To that end, ProHealth will address production diseases of pigs and poultry (broiler and egg-laying chickens and turkeys) raised in a wide range of intensive systems across the EU. The complexity, causality, extent and risks of different disease states and their interactions will be examined under field conditions. Epidemiological and experimental approaches will be applied to investigate links between genetic predisposition (animal) and environmental stressors (housing, nutrition, management), in addition to the dynamic influence of environment on disease.
    "This is a very synergistic partnership," said Alejandro Bernal, executive vice president Zoetis Inc. and area president Europe, Africa and Middle East region, the exclusive animal health company partner of the consortium. "All parties can benefit from the combined expertise and resource of what is probably the biggest poultry and pigs research network in the world at the moment. This is a great example of a private/public initiative to advance our scientific knowledge, respond to the challenges of the future for our world and improve animal health and welfare."
    ProHealth will deliver novel diagnostics to predict the propensity of production-disease development in animals, communication tools for increasing awareness and sharing knowledge (such as e-learning), in addition to spearheading technological advances. Putting the multifactorial improvement strategies into practice will yield better quality products in an animal-welfare friendly manner, in line with economic and environmental sustainability, thereby improving modern pig and poultry farming systems across the EU, and also raising the bar for animal production worldwide.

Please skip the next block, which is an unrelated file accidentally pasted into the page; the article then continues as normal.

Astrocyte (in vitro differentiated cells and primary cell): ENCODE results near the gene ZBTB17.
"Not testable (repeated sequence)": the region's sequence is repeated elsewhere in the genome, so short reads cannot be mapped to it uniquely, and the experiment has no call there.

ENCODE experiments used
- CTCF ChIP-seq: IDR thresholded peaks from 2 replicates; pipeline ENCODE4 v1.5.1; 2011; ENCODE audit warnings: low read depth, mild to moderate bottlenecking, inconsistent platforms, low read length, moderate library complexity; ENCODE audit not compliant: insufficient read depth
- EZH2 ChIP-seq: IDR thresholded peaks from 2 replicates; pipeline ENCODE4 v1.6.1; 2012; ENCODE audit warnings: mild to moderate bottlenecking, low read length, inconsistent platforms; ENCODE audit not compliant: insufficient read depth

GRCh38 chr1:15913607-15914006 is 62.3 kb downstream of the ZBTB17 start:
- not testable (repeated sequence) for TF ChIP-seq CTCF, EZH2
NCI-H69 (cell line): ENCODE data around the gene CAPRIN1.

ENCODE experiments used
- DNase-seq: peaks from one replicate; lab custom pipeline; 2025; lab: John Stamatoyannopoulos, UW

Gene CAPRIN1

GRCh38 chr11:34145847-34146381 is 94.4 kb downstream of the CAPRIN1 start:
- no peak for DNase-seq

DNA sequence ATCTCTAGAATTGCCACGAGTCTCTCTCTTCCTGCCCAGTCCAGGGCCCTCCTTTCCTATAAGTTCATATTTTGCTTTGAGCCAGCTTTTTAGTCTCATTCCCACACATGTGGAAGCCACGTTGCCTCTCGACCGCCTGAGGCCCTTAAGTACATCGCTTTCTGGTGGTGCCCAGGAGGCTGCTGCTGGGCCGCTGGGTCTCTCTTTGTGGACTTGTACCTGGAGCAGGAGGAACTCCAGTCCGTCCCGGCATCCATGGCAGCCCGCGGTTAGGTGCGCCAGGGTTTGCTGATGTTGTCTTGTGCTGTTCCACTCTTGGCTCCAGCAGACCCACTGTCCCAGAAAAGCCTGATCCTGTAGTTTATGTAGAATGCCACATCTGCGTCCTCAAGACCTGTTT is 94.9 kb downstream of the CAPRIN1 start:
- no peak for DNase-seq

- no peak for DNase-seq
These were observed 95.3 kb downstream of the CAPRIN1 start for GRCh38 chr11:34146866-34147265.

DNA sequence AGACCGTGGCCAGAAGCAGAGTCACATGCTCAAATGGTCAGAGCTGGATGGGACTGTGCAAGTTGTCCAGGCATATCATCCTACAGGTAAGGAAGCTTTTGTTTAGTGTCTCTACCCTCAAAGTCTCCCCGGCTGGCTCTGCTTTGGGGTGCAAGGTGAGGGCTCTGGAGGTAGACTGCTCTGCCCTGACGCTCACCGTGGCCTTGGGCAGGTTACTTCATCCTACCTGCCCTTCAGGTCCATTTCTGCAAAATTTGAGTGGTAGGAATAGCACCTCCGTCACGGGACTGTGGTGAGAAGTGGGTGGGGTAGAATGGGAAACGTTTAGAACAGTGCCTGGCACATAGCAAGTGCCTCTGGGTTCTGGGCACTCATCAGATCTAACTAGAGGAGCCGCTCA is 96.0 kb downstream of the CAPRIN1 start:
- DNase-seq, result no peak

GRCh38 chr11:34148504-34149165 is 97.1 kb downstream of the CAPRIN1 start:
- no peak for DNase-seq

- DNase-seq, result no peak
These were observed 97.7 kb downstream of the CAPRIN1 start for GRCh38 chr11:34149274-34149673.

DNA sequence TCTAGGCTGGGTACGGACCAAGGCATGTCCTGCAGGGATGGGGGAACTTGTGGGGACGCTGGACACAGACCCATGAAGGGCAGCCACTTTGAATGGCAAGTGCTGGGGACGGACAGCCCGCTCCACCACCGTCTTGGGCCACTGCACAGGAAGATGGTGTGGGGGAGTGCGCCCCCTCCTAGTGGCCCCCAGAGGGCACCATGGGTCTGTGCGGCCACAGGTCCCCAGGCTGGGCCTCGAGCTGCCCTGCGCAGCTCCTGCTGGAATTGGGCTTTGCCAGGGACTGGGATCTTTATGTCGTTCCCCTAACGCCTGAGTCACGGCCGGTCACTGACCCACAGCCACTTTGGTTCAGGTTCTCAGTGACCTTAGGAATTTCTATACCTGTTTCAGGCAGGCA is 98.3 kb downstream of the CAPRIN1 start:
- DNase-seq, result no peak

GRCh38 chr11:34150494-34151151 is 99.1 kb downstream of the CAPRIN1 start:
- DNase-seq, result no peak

Over the next 40 years, the Food and Agriculture Organization of the United Nations (FAO) projects that the global requirement for animal derived protein will increase by 50 percent. Sustainability will be essential to meet this global demand for safe and quality food, at an affordable price, while making the best possible use of natural resources. According to the World Organisation for Animal Health (OIE), 30 percent of food production is already lost due to infectious and non-infectious diseases occurring at farm level and at both a European and Global level. ProHealth will take aim at this loss, which if not addressed, will limit the ability to respond to demand for animal protein, as well as compromising animal health and welfare.

Global grain use, production estimated up for 2013/2014

    Projected global 2013/2014 corn use has been increased 100 million bushels in December, split evenly between fuel ethanol and exports, according to the latest U.S. Department of Agriculture feed outlook.
    Margins have been very favorable for ethanol mills, with higher ethanol and distillers' dried grains prices on the revenue side combined with lower corn prices on the input side. Exports have benefited from lower corn prices and increased global consumption. Increases in use have been offset slightly by a 5-million-bushel increase in projected imports.